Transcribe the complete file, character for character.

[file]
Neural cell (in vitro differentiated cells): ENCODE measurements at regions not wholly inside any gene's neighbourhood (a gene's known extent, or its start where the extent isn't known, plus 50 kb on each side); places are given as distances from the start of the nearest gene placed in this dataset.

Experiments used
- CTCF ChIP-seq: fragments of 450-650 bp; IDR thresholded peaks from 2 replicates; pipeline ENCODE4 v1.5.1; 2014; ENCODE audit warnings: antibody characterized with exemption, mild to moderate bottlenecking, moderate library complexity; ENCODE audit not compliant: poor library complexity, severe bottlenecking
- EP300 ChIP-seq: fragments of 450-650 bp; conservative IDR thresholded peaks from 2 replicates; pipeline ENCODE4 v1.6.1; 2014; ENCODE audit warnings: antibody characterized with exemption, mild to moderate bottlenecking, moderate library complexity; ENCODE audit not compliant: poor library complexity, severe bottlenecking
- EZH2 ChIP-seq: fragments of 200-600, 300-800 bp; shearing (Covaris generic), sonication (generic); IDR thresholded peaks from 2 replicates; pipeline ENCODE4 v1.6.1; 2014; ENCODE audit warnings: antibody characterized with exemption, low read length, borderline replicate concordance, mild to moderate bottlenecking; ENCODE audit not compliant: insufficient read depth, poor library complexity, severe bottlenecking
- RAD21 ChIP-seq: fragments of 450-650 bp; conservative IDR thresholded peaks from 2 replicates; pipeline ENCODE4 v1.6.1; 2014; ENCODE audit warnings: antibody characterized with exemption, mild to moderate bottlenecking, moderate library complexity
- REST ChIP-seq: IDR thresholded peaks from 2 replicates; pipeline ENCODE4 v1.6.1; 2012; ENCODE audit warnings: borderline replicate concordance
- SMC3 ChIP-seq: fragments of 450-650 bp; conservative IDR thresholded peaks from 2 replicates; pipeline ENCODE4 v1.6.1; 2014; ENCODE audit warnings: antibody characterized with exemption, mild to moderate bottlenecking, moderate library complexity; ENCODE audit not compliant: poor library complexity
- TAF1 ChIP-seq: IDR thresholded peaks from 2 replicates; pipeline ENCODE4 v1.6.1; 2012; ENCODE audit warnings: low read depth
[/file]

Neural cell (in vitro differentiated cells): ENCODE measurements at regions not wholly inside any gene's neighbourhood (a gene's known extent, or its start where the extent isn't known, plus 50 kb on each side); places are given as distances from the start of the nearest gene placed in this dataset.

Experiments used
- CTCF ChIP-seq: fragments of 450-650 bp; IDR thresholded peaks from 2 replicates; pipeline ENCODE4 v1.5.1; 2014; ENCODE audit warnings: antibody characterized with exemption, mild to moderate bottlenecking, moderate library complexity; ENCODE audit not compliant: poor library complexity, severe bottlenecking
- EP300 ChIP-seq: fragments of 450-650 bp; conservative IDR thresholded peaks from 2 replicates; pipeline ENCODE4 v1.6.1; 2014; ENCODE audit warnings: antibody characterized with exemption, mild to moderate bottlenecking, moderate library complexity; ENCODE audit not compliant: poor library complexity, severe bottlenecking
- EZH2 ChIP-seq: fragments of 200-600, 300-800 bp; shearing (Covaris generic), sonication (generic); IDR thresholded peaks from 2 replicates; pipeline ENCODE4 v1.6.1; 2014; ENCODE audit warnings: antibody characterized with exemption, low read length, borderline replicate concordance, mild to moderate bottlenecking; ENCODE audit not compliant: insufficient read depth, poor library complexity, severe bottlenecking
- RAD21 ChIP-seq: fragments of 450-650 bp; conservative IDR thresholded peaks from 2 replicates; pipeline ENCODE4 v1.6.1; 2014; ENCODE audit warnings: antibody characterized with exemption, mild to moderate bottlenecking, moderate library complexity
- REST ChIP-seq: IDR thresholded peaks from 2 replicates; pipeline ENCODE4 v1.6.1; 2012; ENCODE audit warnings: borderline replicate concordance
- SMC3 ChIP-seq: fragments of 450-650 bp; conservative IDR thresholded peaks from 2 replicates; pipeline ENCODE4 v1.6.1; 2014; ENCODE audit warnings: antibody characterized with exemption, mild to moderate bottlenecking, moderate library complexity; ENCODE audit not compliant: poor library complexity
- TAF1 ChIP-seq: IDR thresholded peaks from 2 replicates; pipeline ENCODE4 v1.6.1; 2012; ENCODE audit warnings: low read depth